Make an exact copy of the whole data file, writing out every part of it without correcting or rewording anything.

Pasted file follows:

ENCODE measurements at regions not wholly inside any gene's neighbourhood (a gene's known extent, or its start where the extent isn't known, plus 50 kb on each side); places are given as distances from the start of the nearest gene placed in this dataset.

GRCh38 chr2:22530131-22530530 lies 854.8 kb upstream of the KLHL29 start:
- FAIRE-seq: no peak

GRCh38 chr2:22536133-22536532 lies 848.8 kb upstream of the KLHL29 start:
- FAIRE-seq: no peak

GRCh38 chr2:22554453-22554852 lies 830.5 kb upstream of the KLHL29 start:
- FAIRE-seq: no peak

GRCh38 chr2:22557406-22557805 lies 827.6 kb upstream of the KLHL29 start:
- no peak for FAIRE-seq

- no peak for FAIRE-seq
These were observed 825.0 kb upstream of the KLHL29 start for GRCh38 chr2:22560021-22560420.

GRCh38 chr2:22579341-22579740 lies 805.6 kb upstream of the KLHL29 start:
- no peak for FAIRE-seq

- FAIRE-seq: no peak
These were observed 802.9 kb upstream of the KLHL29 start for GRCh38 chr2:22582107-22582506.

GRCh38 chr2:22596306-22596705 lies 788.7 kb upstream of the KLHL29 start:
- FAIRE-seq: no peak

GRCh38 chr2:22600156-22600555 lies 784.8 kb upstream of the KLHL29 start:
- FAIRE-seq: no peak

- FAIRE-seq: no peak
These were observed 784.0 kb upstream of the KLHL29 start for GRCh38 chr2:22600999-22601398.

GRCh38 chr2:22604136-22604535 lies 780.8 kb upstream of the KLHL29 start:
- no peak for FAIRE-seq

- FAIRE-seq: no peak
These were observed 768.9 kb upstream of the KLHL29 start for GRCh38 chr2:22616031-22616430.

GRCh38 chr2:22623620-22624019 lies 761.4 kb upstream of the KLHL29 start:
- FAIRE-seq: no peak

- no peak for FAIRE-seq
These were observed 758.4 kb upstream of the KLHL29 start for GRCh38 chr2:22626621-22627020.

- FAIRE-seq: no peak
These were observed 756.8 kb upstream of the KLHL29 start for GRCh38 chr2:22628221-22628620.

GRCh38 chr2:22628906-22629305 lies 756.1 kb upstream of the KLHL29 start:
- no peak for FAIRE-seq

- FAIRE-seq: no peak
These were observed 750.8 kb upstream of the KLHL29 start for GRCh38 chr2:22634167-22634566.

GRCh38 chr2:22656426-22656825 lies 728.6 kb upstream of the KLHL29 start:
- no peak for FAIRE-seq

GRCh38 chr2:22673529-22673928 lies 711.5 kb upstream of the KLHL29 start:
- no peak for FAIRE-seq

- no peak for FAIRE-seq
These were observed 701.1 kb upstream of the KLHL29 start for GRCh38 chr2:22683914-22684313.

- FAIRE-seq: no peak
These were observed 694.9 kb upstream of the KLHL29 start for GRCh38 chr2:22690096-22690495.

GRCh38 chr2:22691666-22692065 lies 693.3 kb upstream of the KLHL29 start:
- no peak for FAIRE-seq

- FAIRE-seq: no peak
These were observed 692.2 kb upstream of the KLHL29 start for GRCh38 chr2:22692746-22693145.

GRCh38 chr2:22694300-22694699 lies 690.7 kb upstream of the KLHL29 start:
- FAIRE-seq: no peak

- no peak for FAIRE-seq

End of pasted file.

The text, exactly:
ENCODE measurements at regions not wholly inside any gene's neighbourhood (a gene's known extent, or its start where the extent isn't known, plus 50 kb on each side); places are given as distances from the start of the nearest gene placed in this dataset.

GRCh38 chr2:22530131-22530530 lies 854.8 kb upstream of the KLHL29 start:
- FAIRE-seq: no peak

GRCh38 chr2:22536133-22536532 lies 848.8 kb upstream of the KLHL29 start:
- FAIRE-seq: no peak

GRCh38 chr2:22554453-22554852 lies 830.5 kb upstream of the KLHL29 start:
- FAIRE-seq: no peak

GRCh38 chr2:22557406-22557805 lies 827.6 kb upstream of the KLHL29 start:
- no peak for FAIRE-seq

- no peak for FAIRE-seq
These were observed 825.0 kb upstream of the KLHL29 start for GRCh38 chr2:22560021-22560420.

GRCh38 chr2:22579341-22579740 lies 805.6 kb upstream of the KLHL29 start:
- no peak for FAIRE-seq

- FAIRE-seq: no peak
These were observed 802.9 kb upstream of the KLHL29 start for GRCh38 chr2:22582107-22582506.

GRCh38 chr2:22596306-22596705 lies 788.7 kb upstream of the KLHL29 start:
- FAIRE-seq: no peak

GRCh38 chr2:22600156-22600555 lies 784.8 kb upstream of the KLHL29 start:
- FAIRE-seq: no peak

- FAIRE-seq: no peak
These were observed 784.0 kb upstream of the KLHL29 start for GRCh38 chr2:22600999-22601398.

GRCh38 chr2:22604136-22604535 lies 780.8 kb upstream of the KLHL29 start:
- no peak for FAIRE-seq

- FAIRE-seq: no peak
These were observed 768.9 kb upstream of the KLHL29 start for GRCh38 chr2:22616031-22616430.

GRCh38 chr2:22623620-22624019 lies 761.4 kb upstream of the KLHL29 start:
- FAIRE-seq: no peak

- no peak for FAIRE-seq
These were observed 758.4 kb upstream of the KLHL29 start for GRCh38 chr2:22626621-22627020.

- FAIRE-seq: no peak
These were observed 756.8 kb upstream of the KLHL29 start for GRCh38 chr2:22628221-22628620.

GRCh38 chr2:22628906-22629305 lies 756.1 kb upstream of the KLHL29 start:
- no peak for FAIRE-seq

- FAIRE-seq: no peak
These were observed 750.8 kb upstream of the KLHL29 start for GRCh38 chr2:22634167-22634566.

GRCh38 chr2:22656426-22656825 lies 728.6 kb upstream of the KLHL29 start:
- no peak for FAIRE-seq

GRCh38 chr2:22673529-22673928 lies 711.5 kb upstream of the KLHL29 start:
- no peak for FAIRE-seq

- no peak for FAIRE-seq
These were observed 701.1 kb upstream of the KLHL29 start for GRCh38 chr2:22683914-22684313.

- FAIRE-seq: no peak
These were observed 694.9 kb upstream of the KLHL29 start for GRCh38 chr2:22690096-22690495.

GRCh38 chr2:22691666-22692065 lies 693.3 kb upstream of the KLHL29 start:
- no peak for FAIRE-seq

- FAIRE-seq: no peak
These were observed 692.2 kb upstream of the KLHL29 start for GRCh38 chr2:22692746-22693145.

GRCh38 chr2:22694300-22694699 lies 690.7 kb upstream of the KLHL29 start:
- FAIRE-seq: no peak

- no peak for FAIRE-seq